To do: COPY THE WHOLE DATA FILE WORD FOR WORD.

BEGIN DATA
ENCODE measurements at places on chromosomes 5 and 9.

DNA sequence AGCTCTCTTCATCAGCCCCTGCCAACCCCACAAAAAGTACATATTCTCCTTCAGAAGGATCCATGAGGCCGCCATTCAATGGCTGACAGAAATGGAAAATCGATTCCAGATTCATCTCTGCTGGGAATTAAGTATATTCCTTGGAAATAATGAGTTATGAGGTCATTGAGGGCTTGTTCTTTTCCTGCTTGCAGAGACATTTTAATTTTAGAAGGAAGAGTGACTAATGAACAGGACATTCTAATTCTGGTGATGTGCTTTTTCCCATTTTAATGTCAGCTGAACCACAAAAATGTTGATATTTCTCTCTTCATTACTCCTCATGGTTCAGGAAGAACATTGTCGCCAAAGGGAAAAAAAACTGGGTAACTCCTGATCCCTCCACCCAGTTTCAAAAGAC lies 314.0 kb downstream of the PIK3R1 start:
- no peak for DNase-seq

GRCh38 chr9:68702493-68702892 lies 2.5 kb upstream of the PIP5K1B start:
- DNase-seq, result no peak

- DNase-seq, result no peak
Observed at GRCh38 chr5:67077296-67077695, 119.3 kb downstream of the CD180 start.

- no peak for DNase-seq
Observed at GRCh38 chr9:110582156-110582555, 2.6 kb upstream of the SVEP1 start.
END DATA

ENCODE measurements at places on chromosomes 5 and 9.

DNA sequence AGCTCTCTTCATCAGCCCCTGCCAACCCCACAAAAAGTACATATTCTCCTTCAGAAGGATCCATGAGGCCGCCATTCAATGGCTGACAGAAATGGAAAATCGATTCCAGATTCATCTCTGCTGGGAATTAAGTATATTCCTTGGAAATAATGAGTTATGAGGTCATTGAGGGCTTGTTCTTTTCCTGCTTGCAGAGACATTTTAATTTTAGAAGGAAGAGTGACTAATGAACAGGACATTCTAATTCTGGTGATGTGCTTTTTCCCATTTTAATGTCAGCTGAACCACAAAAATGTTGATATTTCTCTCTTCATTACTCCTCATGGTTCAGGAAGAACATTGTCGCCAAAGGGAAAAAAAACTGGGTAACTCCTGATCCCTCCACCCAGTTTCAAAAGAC lies 314.0 kb downstream of the PIK3R1 start:
- no peak for DNase-seq

GRCh38 chr9:68702493-68702892 lies 2.5 kb upstream of the PIP5K1B start:
- DNase-seq, result no peak

- DNase-seq, result no peak
Observed at GRCh38 chr5:67077296-67077695, 119.3 kb downstream of the CD180 start.

- no peak for DNase-seq
Observed at GRCh38 chr9:110582156-110582555, 2.6 kb upstream of the SVEP1 start.